How many times have you heard a child say, “Come and see?”
“Come and see my drawing!”
“Come and see this bug!”
And maybe the most scary… “Come and see what I made in the kitchen…”
There is excitement and joy in their voice, maybe even a sense of urgency.
Their words are an invitation to share in their discovery, to experience their world, and to participate in their life.
It is the invitation to let your life and theirs come together as one.
That’s why you can’t just sit back and say, “No, just tell me about it.” That’s not an acceptable answer.
Information and relationship aren’t interchangeable.
In those moments there is only one thing to do: get up and go look.
It’s not just kids. We do it, too.
We invite our partners, our friends, our colleagues to come and see our work and accomplishments, to come and see our pain and struggles, to come and see our life.
That’s why Jesus doesn’t answer the disciples’ question today when they ask, “Where are you staying?”
He doesn’t offer information, he invites relationship.
He says, “Come and see.”
That invitation is the antidote to the ways in which we often live secondhand lives.
Think about it for just a minute.
Would you rather be told how pretty the sunset was or be drenched in the pinks, oranges, and purples of the evening sky?
Would you rather hear a love story or fall in love and live a love story?
Would you rather read a travel brochure or travel to a new land?
Would you rather know about Christ or know him?
So we must choose whether we will be spectators or participants in this life.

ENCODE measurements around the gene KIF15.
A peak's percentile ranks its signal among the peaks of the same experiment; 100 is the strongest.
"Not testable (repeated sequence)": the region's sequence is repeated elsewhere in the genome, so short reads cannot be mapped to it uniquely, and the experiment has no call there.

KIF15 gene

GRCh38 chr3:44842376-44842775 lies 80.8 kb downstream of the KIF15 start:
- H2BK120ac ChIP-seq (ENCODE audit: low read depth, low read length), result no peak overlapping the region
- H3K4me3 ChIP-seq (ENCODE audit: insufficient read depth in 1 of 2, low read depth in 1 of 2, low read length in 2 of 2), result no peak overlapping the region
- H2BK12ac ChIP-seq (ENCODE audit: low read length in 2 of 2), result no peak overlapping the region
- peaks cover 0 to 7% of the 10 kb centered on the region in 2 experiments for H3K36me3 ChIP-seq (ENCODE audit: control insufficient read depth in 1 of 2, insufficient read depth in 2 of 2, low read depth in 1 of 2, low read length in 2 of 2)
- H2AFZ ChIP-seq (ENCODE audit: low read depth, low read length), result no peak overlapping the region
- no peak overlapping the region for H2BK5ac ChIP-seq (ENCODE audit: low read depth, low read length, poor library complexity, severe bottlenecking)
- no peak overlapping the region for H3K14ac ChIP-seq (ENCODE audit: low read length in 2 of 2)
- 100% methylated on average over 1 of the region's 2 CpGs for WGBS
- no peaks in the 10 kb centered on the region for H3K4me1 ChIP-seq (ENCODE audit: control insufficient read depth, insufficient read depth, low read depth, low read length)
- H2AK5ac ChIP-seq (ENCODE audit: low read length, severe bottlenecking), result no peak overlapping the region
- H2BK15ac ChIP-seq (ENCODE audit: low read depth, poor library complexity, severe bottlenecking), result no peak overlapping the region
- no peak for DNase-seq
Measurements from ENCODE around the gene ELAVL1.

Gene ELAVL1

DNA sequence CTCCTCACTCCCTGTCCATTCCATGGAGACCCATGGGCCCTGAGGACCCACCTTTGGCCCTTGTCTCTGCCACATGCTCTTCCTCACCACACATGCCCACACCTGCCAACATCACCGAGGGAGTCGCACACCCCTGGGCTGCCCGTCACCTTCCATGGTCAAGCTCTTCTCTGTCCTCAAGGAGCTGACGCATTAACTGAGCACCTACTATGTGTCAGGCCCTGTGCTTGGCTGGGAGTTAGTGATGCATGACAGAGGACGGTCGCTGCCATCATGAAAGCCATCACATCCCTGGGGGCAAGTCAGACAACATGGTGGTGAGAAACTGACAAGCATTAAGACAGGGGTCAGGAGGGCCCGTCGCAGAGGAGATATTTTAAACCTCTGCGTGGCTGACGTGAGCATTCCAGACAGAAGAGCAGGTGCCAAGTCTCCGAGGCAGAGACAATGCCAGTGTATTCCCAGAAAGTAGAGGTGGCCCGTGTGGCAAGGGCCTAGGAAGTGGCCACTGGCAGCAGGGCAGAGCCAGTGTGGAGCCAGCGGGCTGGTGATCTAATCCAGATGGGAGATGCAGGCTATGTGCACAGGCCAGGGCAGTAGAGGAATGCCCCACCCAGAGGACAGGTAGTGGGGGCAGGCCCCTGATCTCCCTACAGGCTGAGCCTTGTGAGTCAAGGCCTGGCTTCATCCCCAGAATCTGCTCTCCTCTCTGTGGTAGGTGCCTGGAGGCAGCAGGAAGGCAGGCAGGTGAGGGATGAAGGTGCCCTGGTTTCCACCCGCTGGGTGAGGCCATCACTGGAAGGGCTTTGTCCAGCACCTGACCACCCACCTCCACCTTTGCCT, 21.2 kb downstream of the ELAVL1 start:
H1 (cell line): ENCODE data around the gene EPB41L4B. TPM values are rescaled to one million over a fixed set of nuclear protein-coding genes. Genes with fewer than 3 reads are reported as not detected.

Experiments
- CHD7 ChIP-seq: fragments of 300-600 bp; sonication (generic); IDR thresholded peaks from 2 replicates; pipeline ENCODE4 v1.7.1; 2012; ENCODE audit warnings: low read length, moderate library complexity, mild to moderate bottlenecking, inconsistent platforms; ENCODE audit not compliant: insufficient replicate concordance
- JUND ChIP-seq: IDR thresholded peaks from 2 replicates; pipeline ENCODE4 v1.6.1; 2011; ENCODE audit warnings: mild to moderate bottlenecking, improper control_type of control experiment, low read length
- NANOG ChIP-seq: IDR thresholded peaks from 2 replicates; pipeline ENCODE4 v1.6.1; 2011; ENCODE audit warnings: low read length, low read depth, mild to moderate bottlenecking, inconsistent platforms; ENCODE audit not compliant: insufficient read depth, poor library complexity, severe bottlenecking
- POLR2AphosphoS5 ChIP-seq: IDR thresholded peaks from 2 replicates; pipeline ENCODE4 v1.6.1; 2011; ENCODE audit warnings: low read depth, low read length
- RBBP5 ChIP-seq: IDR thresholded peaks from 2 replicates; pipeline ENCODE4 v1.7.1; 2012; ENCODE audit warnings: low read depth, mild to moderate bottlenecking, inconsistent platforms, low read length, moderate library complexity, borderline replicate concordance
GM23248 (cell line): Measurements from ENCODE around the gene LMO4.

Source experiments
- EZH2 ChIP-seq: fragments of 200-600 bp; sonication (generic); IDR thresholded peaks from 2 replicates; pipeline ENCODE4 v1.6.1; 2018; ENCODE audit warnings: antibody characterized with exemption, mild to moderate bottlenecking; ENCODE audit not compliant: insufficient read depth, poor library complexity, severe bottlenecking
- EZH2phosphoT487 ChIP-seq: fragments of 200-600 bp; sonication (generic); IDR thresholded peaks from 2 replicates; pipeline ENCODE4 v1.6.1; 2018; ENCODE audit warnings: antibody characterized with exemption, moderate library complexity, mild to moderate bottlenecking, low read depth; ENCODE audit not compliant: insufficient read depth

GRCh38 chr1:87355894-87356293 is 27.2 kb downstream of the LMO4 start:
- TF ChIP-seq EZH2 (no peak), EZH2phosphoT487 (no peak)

That was the choice John the Baptist set before his disciples.
John “was standing with two of his disciples, and as he watched Jesus walk by, he exclaimed, ‘Look, here is the Lamb of God!’”
It was their moment of decision.
Would they stay or would they go?
Would they settle for a secondhand faith, information and facts about Jesus?
Or would they choose a firsthand faith?
If they choose a firsthand faith they will have to leave John behind.
They will have to let go of that which is familiar, comfortable, and known.
They will have to open themselves to something new and different.
You can probably remember times like that. It can be difficult to let go of a secondhand faith and life. It usually means there will be more questions than answers.
Think how different today’s gospel would be if Jesus had just answered their question.
“Where are you staying?” “Oh, it’s just a couple miles down this road. Second house on the left.”
What do we do with that?
How does that change anything?
What difference does it make if we know Jesus’ address but we are not invited in. We might as well stay where we are.
But that’s not how Jesus responds.
Jesus offers more than his address. He offers an invitation.
“Come and see,” he says.
There is reassurance and promise in his words.
That means he has something for us. It means he is opening himself to us and inviting us in.
He has gone ahead of us and has prepared a place for us.
Regardless of what’s going on in our life he makes it safe to move forward and take the next step in confidence that his life and presence await us.
“Come and see” is his invitation to find ourselves and discover our life in his.
And his life in us.
I wonder what Jesus wants to show you? In what ways does he want to share his life with you? How might he be offering himself to you, asking you to participate in his life?
Look at your life.
What do you see?
What is it like?
Is it full and abundant? “Come and see.”
Empty and desolate? “Come and see.”
Filled with change, chaos, or the unknown? “Come and see.”
Is it one of joy and celebration? “Come and see.”
One of loss and sorrow? “Come and see.”
Is it smooth sailing? “Come and see.”
Is it weighed down by guilt, shame, despair? “Come and see.”
However you might describe your life Jesus’ response is always the same.
Every life and every situation echoes with Christ’s invitation, “Come and see.”
He is there offering himself.
Don’t just take my word for it. Don’t just believe it because I said it. Get up and go look for yourself. Amen